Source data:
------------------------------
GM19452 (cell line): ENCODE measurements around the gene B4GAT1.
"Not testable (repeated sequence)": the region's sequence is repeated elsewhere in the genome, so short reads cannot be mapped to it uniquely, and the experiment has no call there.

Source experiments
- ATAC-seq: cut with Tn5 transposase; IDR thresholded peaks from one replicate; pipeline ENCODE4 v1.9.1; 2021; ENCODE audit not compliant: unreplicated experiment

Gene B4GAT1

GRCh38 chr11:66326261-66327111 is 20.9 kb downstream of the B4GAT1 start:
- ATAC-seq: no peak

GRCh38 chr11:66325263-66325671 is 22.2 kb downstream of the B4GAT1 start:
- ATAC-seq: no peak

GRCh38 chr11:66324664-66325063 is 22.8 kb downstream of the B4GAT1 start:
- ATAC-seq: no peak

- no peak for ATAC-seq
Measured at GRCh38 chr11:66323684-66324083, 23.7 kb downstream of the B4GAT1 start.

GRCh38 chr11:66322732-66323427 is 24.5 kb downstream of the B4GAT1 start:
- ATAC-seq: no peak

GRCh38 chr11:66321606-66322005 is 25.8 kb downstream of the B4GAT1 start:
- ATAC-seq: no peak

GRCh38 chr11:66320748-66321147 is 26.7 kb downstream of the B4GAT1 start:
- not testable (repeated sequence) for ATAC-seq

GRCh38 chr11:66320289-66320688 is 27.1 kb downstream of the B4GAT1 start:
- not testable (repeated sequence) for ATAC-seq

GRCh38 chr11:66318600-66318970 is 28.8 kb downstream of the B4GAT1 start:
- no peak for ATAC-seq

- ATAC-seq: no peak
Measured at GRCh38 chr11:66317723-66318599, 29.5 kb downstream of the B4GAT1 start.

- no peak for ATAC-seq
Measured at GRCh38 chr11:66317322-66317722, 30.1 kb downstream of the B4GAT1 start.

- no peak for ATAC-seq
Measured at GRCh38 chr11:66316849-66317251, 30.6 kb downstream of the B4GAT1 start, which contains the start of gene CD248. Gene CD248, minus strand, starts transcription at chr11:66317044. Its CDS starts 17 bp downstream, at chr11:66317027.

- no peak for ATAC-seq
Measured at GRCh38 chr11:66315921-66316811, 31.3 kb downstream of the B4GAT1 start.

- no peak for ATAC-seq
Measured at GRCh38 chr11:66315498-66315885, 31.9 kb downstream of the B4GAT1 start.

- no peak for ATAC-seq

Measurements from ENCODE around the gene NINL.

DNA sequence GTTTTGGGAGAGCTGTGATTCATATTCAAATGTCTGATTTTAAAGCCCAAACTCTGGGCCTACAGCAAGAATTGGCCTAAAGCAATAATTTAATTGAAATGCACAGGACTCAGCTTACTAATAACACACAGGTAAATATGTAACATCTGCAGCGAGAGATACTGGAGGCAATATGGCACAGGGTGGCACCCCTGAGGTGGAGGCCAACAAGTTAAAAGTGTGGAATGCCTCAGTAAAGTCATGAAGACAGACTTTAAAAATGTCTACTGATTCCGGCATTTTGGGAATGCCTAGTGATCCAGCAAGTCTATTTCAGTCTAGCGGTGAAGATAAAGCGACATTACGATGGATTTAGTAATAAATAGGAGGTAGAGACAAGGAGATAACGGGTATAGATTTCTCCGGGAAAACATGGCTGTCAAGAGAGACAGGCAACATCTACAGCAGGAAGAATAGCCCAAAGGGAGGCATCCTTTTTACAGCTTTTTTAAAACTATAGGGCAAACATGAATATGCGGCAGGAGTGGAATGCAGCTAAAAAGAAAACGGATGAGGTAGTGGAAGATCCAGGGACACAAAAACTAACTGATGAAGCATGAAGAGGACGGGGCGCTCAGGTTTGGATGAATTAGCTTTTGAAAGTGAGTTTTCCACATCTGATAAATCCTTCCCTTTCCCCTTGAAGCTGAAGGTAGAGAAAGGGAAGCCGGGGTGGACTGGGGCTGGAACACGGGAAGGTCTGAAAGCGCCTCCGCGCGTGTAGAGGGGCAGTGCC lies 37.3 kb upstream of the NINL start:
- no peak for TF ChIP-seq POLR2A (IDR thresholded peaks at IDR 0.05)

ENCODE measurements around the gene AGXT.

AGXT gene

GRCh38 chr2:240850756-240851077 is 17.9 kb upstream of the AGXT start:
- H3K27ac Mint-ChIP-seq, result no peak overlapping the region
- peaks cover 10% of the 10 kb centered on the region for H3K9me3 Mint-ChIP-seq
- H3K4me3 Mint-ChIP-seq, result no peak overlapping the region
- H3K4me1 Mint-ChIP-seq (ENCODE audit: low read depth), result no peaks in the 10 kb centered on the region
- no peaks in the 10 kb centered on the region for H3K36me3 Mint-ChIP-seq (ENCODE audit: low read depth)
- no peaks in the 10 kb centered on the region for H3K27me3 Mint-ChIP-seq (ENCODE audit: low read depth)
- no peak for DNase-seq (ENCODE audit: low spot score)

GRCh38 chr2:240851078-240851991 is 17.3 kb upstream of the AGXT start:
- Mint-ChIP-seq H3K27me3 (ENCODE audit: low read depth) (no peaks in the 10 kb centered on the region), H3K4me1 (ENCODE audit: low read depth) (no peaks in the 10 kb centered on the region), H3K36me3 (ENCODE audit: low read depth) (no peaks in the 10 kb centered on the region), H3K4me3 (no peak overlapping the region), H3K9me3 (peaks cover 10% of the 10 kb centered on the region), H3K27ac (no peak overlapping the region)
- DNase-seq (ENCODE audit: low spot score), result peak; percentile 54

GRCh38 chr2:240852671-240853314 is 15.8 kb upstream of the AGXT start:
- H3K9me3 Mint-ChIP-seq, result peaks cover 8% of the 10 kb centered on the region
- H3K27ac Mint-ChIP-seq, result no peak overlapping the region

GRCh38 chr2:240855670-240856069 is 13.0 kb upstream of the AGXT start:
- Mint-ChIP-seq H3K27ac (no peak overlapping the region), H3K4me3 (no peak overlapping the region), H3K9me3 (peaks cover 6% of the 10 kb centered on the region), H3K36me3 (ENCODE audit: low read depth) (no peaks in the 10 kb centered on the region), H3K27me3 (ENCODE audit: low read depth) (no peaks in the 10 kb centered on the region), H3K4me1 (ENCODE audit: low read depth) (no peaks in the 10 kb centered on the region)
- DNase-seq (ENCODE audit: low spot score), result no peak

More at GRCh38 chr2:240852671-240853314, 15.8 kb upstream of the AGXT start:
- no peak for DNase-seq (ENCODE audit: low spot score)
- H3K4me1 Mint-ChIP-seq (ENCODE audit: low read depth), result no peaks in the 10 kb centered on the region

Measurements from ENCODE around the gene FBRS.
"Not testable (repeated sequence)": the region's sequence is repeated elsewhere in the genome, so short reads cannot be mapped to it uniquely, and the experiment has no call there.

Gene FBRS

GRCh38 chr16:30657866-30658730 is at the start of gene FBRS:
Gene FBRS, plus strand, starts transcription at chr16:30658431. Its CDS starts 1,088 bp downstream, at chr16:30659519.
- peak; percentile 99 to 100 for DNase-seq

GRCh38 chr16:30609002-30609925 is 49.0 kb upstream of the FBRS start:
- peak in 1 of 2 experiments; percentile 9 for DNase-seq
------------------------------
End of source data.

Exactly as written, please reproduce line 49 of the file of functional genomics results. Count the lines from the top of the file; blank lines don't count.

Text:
- Mint-ChIP-seq H3K27me3 (ENCODE audit: low read depth) (no peaks in the 10 kb centered on the region), H3K4me1 (ENCODE audit: low read depth) (no peaks in the 10 kb centered on the region), H3K36me3 (ENCODE audit: low read depth) (no peaks in the 10 kb centered on the region), H3K4me3 (no peak overlapping the region), H3K9me3 (peaks cover 10% of the 10 kb centered on the region), H3K27ac (no peak overlapping the region)